Another weird thing I heard lately is that, in the latest discussions on the web, Citrix has also provided an interesting success metric for XenServer which is the amount of profit loss that XenServer caused to VMware. Now, every single vendor is allowed to spend their own money as they wish (as long as the investors are happy) but they may allow end-users to wonder why they have invested 500M$ in a company just to hurt the (current) leader in that space. I would say that you don’t enter a market, as a newcomer, spending a lot of money to buy something and turn it into a freely available open source software in a couple of years… with the only intent to make the leader loose money. However, you may want to do so if you are in a dominant position and you feel the pressure from the leader of a segment where you are still late-to-market. Are you guessing?
To recap, this is what have observed in the last few years:
- VMware has grown in relevance in this industry.
- Microsoft feels they may be loosing an important point of control in the data center (to VMware) but are not ready to counter with Hyper-V (R1).
- Citrix buys XenSource (one of VMware most important potential competitors) for 500M$.
- Citrix engages a battle with VMware (and apparently with Microsoft) to win the hypervisor battle.
- Citrix gives away XenServer for free in an attempt to hurt VMware even more.
- Citrix announces the Citrix Essentials package that would extend hypervisor functionalities for both Citrix XenServer as well as Microsoft Hyper-V.
- Microsoft announces the availability of Hyper-V R2 (which fills many gaps they had with the VMware offering).
- Citrix is to donate the XenServer code to the open source community.
I am not sure about you, but I see something here between the lines.
The latest Citrix take on this is that they didn’t waste their money as XenServer is a key component of their XenDesktop strategy where they use XenServer as the hypervisor to serve the back-end infrastructure and they are using the Xen kernel to build the client hypervisor platform for off-line VDI scenarios and the like. I don’t want to dispute this. There is nothing wrong with this strategy and I think that Citrix also has a technology lead vs. VMware when it comes to application virtualization and VDI (just like VMware has a technology lead for the back-end infrastructure). My mere argument is that, at this very point, they could have done exactly the same thing without spending the 500M$ in the first place back in 2007. For example:
- They could have added support for their XenDesktop to a XenSource backend (similarly to how they provide support for VMware and Microsoft hypervisors today).
- They could have developed Citrix Essentials for both XenSource and Hyper-V if they really thought it made sense for them to do so.
- They could have taken the already open sourced Xen hypervisor to create their own client hypervisor for off-line VDI.
I can’t think of a single thing that they couldn’t have done leveraging the Xen open source project or leveraging a partnership with XenSource and yet keeping 500M$ in their wallet… I have too much respect for Marc Templeton for not insinuating that there was a larger plan in this XenSource acquisition.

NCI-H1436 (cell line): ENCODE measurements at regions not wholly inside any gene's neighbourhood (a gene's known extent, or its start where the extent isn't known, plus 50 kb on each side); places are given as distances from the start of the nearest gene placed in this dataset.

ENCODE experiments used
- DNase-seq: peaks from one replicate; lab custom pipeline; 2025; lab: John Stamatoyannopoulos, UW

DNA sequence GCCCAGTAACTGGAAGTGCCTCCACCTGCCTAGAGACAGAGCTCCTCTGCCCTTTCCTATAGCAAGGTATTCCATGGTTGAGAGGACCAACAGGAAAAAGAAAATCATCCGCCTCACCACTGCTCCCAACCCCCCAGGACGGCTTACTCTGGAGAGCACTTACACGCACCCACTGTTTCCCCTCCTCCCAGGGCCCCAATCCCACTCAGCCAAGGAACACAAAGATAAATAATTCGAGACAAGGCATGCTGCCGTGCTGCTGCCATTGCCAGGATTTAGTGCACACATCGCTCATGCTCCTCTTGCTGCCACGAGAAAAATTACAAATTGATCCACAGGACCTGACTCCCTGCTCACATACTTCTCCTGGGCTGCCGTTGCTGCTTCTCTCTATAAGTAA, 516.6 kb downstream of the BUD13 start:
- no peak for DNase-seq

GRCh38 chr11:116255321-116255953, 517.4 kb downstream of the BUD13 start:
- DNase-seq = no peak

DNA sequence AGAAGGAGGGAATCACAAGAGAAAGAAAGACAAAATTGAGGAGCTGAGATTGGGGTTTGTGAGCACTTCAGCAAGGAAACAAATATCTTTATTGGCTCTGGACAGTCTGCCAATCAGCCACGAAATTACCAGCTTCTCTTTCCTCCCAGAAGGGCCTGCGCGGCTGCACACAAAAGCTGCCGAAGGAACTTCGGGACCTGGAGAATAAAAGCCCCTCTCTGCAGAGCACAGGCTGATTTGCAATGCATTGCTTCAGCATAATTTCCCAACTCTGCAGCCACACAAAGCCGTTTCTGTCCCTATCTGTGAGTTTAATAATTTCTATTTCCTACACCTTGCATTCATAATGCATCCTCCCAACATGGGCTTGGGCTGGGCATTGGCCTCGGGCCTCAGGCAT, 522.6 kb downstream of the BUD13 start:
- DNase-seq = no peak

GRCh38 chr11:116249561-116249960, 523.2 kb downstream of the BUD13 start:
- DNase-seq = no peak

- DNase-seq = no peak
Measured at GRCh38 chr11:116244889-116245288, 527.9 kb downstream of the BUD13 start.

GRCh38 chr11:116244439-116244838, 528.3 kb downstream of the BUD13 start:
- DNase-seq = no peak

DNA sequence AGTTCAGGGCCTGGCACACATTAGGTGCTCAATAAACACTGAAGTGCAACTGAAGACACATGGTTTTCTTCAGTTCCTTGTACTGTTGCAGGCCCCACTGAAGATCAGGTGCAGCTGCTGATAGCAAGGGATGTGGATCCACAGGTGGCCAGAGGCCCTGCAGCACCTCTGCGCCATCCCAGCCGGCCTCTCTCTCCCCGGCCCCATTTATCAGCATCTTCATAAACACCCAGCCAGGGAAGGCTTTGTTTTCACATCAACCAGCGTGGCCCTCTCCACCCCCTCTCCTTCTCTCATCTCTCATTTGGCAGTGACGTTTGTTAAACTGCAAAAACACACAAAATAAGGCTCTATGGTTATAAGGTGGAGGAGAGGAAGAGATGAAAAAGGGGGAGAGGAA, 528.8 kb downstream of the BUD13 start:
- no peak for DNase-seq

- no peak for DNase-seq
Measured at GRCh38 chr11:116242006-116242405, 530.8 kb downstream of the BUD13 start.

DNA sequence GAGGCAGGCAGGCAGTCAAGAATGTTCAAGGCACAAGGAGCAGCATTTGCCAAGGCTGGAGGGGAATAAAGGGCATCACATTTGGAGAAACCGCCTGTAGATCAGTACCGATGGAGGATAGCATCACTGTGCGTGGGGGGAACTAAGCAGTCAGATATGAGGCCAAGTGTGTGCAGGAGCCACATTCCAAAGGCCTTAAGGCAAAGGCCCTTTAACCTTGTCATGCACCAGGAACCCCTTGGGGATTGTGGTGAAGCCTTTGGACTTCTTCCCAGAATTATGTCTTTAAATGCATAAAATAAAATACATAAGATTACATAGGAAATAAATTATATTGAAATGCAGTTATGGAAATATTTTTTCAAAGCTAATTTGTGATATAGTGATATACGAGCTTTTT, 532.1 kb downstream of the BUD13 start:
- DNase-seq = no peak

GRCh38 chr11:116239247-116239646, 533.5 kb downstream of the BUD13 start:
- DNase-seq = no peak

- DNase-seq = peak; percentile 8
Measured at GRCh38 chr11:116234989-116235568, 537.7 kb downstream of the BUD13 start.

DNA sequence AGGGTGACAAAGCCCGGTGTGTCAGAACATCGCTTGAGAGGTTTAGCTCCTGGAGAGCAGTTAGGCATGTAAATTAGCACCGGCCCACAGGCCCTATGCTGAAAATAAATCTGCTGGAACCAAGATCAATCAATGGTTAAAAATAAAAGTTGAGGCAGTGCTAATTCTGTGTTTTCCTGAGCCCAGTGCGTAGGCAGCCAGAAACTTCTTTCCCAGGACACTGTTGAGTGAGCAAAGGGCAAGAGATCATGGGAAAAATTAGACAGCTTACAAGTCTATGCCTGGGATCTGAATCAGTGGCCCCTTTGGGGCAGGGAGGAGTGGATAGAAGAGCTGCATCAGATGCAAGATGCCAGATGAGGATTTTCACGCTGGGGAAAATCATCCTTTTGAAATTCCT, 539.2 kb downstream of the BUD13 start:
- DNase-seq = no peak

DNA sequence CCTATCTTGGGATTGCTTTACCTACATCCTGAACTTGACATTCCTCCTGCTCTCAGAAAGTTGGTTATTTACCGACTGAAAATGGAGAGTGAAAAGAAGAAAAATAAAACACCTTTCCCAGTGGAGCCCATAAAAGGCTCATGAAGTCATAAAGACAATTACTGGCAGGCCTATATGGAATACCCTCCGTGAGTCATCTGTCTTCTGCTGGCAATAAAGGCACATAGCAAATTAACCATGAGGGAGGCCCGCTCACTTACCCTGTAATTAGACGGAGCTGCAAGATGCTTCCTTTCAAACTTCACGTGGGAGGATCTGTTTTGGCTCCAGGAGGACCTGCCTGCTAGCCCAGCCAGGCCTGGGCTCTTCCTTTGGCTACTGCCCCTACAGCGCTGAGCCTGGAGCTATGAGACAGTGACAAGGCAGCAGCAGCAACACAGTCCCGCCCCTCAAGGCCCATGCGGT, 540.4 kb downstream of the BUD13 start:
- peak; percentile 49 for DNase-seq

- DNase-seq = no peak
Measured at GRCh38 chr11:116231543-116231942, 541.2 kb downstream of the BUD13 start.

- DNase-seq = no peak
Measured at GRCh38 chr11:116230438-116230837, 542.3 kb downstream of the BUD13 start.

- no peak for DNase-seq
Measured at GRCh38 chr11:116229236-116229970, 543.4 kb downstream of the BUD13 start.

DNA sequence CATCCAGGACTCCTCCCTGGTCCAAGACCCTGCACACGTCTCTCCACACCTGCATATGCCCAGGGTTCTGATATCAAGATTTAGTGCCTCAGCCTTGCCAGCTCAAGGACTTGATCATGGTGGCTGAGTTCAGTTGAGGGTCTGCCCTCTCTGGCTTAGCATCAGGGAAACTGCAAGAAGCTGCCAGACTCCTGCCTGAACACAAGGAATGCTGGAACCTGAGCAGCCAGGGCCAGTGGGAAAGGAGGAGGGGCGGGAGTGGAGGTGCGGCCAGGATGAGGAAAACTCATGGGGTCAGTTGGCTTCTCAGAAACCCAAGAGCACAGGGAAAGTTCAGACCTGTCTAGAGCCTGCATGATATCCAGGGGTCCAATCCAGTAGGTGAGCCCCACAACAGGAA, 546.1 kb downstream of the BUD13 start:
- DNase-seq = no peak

Just to make sure we are all on the same page, this doesn’t mean Xen(Server) is dead by any means. It will continue to live and grow in the open source community and it will evolve over time. For example it will be a very compelling building block for those (big) service providers trying to implement cloud services. If these players could afford to build everything in house (as Amazon did) and if they don’t want to deal with the commercial tricks and license limitations of a more “commercial” package, such as VMware vSphere, then Xen(Server) is a great fit. These customers, in fact, may not see vSphere as a good fit since, while the ESXi hypervisor is free, it does require Virtual Center to fully exploit its basic functionalities. Nothing wrong with that, but these service providers may want to leverage something more flexible and build their in-house developed stuff on it without stringent licensing requirements posed by the vendors.
Similarly, typical commercial customers may appreciate a more off-the-shelf / vendor owned product such as VMware ESX/vCenter/View or Microsoft Hyper-V/VMM/Citrix Essentials/XenDesktop. That’s the two-horse race I was talking about. The VMware vs Microtrix ™ positioning in the industry is beyond the scope of this post.
As an example, I am finding hard to understand why an SMB customer, with some 10 or 20 Windows servers to virtualize, should use XenServer as opposed to Microsoft Hyper-V with Virtual Machine Manager. While the Microsoft solution is not entirely free it would cost “negligible peanuts” and with the new R2 release it will pretty much map what the free XenServer offering can provide (High Availability*, LiveMigration on top of all), especially in a pure Windows context as it is often the case in SMB accounts. By the way if some Linux support is required Microsoft is doing a great job at that too with Hyper-V and if you want even more functionalities the Citrix Essentials package will do!
Back to my tweet above, the warning I want to give you is this: watch out because weapons are used and then decommissioned when they become obsolete (from a business perspective). Perhaps I am wrong. Only time will tell. In the meanwhile, mark my words (I can’t do worse than what Gartner/IDC did years ago when they speculated Itanium would have ruled the world by 2008 anyway).
I have tried to interpret what I have seen in the past without any biased opinion (I hope). At least I tried to keep on straight facts. Perhaps my name will show up on some black-lists after this post; at least I hope it will give end-users an additional point of view to think about before committing to a strategic hypervisor decision.
P.S. What’s in this post only reflects my personal opinions and not those of my employer.
* Roger Klorese from Citrix pointed me to the fact that High Availability is not included in the free XenServer offering being open sourced but it’s rather included in the fee-based Citrix Essential package. Thanks Roger for the heads up.